The Optimal Correlation Detector?

This is a Preprint and has not been peer reviewed. The published version of this Preprint is available: This is version 1 of this Preprint.


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Steven John Gibbons 


Correlation detectors are now used routinely in seismology to detect occurrences of signals bearing close resemblance to a reference waveform. They facilitate the detection of low-amplitude signals in significant background noise that may elude detection using energy detectors, and they associate a detected signal with a source location. Many seismologists use the fully normalized correlation coefficient $C$ between the template and incoming data to determine a detection. This is in contrast to other fields with a longer tradition for matched filter detection where the theoretically optimal statistic $C^2$ is typical. We perform a systematic comparison between the detection statistics $C$ and $C|C|$, the latter having the same dynamic range as $C^2$ but differentiating between correlation and anti-correlation. Using a database of short waveform segments, each containing the signal on a 3-component seismometer from one of 51 closely spaced explosions, we attempt to detect P- and S- phase arrivals for all events using short waveform templates from each explosion as a reference event. We present empirical statistics of both $C$ and $C|C|$ traces and demonstrate that $C|C|$ detects confidently a higher proportion of the signals than $C$ without evidently increasing the likelihood of triggering erroneously. We recall from elementary statistics that $C^2$, also called the coefficient of determination, represents the fraction of the variance of one variable which can be explained by another variable. This means that the fraction of a segment of our incoming data that could be explained by our signal template decreases almost linearly with $C|C|$ but diminishes more rapidly as $C$ decreases. In most situations, replacing $C$ with $C|C|$ in operational correlation detectors may improve the detection sensitivity without hurting the performance-gain obtained through network stacking. It may also allow a better comparison between single-template correlation detectors and higher order multiple-template subspace detectors which, by definition, already apply an optimal detection statistic.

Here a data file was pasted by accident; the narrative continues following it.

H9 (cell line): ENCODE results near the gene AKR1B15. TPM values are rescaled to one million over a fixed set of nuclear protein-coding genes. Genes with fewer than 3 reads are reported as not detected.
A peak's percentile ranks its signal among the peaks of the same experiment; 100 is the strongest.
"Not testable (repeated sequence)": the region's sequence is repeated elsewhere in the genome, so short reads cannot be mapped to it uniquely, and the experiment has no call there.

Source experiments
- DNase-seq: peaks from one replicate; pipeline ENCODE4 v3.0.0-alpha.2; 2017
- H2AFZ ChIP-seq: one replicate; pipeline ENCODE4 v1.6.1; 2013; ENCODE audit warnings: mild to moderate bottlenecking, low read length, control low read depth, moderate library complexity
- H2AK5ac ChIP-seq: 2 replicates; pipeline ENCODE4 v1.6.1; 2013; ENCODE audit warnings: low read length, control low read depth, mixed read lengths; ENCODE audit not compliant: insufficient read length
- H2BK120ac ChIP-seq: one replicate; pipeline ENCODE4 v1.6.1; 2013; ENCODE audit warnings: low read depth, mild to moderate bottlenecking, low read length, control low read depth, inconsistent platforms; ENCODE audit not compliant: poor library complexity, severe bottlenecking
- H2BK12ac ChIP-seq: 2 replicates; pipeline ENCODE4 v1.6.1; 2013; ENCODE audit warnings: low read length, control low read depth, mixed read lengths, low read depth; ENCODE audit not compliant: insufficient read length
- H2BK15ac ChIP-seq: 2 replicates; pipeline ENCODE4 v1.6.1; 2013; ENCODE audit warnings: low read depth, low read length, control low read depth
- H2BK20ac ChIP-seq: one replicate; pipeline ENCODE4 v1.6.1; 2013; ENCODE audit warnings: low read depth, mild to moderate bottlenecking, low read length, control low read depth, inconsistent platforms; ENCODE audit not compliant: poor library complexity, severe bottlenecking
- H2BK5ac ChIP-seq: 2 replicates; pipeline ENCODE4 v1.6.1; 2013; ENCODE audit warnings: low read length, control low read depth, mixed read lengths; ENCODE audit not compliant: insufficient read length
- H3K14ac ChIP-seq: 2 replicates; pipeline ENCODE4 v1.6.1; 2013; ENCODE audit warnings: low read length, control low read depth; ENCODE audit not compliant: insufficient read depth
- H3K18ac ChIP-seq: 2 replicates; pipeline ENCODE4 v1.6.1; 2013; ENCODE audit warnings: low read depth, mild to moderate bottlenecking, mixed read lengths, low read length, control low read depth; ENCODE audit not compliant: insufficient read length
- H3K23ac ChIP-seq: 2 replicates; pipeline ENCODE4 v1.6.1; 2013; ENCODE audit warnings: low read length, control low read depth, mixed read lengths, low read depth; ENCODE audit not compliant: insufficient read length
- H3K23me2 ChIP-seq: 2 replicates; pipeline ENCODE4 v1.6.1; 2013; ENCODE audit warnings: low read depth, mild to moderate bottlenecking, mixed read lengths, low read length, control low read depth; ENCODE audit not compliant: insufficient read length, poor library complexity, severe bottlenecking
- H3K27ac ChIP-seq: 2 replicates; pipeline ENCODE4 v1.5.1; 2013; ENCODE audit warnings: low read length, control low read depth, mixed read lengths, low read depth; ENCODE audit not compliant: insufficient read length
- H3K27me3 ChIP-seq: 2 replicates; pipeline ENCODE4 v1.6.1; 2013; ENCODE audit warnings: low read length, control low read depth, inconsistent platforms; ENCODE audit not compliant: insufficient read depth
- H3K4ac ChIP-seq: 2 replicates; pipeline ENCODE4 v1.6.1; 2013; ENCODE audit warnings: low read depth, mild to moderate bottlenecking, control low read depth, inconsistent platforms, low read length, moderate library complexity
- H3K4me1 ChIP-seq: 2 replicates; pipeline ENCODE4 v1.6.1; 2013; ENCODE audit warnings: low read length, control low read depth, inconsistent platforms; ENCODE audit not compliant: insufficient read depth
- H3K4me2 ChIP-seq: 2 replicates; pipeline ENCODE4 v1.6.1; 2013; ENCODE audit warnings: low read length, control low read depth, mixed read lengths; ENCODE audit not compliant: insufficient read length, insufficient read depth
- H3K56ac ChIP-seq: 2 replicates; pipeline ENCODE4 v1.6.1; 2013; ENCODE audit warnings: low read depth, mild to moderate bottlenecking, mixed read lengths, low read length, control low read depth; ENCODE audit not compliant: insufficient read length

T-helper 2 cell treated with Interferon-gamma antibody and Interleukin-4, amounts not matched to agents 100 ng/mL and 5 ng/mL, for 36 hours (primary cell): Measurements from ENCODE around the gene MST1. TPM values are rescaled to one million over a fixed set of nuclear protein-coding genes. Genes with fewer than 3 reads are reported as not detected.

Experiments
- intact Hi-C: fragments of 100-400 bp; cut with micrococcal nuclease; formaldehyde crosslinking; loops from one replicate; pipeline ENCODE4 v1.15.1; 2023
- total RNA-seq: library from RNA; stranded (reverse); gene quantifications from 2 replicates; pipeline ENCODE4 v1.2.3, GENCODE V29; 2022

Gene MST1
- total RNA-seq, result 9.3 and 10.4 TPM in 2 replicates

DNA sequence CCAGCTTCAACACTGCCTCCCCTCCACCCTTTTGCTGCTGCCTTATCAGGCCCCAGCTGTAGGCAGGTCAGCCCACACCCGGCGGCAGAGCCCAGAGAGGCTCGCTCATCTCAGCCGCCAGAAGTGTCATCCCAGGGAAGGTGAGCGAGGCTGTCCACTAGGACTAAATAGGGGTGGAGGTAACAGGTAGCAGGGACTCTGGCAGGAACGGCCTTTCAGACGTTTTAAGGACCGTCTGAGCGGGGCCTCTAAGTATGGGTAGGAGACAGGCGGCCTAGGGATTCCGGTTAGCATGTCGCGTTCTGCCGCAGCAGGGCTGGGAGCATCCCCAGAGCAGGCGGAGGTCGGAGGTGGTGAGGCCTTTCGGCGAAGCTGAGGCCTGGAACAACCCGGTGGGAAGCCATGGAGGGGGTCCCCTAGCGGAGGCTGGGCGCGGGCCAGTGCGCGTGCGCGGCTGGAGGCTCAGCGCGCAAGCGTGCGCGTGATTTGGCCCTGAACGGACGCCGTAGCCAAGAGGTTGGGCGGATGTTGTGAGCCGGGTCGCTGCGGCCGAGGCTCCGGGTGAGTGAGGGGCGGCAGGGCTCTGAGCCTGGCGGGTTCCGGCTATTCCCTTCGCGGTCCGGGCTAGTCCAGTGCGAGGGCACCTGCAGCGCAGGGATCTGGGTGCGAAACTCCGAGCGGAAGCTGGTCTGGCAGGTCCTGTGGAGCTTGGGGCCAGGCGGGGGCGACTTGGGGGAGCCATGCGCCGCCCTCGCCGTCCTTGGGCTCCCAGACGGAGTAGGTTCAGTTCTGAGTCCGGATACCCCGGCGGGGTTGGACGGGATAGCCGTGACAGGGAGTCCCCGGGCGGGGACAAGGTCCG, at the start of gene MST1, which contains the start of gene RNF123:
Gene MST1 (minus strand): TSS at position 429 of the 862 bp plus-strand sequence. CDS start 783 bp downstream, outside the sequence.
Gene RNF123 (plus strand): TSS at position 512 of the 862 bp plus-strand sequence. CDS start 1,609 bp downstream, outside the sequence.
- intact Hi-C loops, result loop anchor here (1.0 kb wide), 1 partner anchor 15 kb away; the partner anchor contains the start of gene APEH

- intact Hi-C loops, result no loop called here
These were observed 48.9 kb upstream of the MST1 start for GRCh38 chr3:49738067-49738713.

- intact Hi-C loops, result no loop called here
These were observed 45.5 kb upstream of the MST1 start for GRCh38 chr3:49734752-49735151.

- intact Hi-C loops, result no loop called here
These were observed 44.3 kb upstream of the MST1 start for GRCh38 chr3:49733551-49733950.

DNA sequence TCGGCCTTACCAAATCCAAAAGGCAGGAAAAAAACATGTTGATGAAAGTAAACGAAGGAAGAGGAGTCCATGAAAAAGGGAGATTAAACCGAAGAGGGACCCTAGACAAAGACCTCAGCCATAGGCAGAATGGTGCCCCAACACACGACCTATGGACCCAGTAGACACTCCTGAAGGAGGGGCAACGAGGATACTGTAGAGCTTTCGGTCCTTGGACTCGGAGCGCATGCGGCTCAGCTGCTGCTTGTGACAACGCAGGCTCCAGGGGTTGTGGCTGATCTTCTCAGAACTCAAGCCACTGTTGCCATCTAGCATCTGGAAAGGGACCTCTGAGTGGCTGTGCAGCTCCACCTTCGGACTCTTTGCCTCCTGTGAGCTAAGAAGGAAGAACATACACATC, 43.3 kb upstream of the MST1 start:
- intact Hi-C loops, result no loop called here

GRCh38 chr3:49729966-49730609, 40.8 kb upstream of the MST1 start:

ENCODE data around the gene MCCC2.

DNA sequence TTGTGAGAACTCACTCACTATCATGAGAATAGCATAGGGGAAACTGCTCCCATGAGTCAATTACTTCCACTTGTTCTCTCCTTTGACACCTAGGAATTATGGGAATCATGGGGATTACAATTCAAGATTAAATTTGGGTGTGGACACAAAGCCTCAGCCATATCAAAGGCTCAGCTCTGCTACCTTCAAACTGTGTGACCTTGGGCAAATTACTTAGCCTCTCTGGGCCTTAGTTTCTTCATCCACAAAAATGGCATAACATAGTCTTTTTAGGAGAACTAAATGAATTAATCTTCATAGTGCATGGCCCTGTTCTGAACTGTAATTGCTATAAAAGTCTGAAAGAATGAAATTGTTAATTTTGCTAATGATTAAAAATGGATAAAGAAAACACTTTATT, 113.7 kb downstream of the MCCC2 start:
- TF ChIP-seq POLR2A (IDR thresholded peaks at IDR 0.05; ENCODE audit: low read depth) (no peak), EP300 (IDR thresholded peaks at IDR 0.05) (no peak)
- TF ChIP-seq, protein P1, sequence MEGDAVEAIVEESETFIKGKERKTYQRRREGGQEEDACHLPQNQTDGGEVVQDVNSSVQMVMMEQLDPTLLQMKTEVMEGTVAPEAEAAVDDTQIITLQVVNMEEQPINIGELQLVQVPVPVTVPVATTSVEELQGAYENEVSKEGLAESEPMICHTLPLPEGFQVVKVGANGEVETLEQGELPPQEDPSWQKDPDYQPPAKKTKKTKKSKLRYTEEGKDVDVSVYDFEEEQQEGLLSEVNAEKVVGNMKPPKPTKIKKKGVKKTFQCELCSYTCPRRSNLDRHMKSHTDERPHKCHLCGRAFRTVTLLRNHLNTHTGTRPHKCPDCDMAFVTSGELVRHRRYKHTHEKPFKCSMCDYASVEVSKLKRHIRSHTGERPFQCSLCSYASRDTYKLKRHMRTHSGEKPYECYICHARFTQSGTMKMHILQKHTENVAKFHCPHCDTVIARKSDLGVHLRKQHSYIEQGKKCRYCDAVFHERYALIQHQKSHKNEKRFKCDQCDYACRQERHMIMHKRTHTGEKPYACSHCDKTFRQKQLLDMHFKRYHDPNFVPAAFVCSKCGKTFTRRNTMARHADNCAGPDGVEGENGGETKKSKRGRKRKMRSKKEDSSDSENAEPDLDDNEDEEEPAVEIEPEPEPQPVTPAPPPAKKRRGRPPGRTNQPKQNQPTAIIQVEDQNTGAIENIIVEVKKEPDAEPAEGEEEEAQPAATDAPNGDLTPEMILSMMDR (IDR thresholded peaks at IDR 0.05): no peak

Earth Sciences, Geophysics and Seismology, Physical Sciences and Mathematics


Correlation detectors, Earthquake monitoring and test-ban treaty verification, Empirical signal processing


Published: 2021-08-19 10:47

Last Updated: 2021-08-19 17:47


CC BY Attribution 4.0 International

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Conflict of interest statement:

Data Availability (Reason not available):
All waveform data used is available in the supplementary material to the open access paper on

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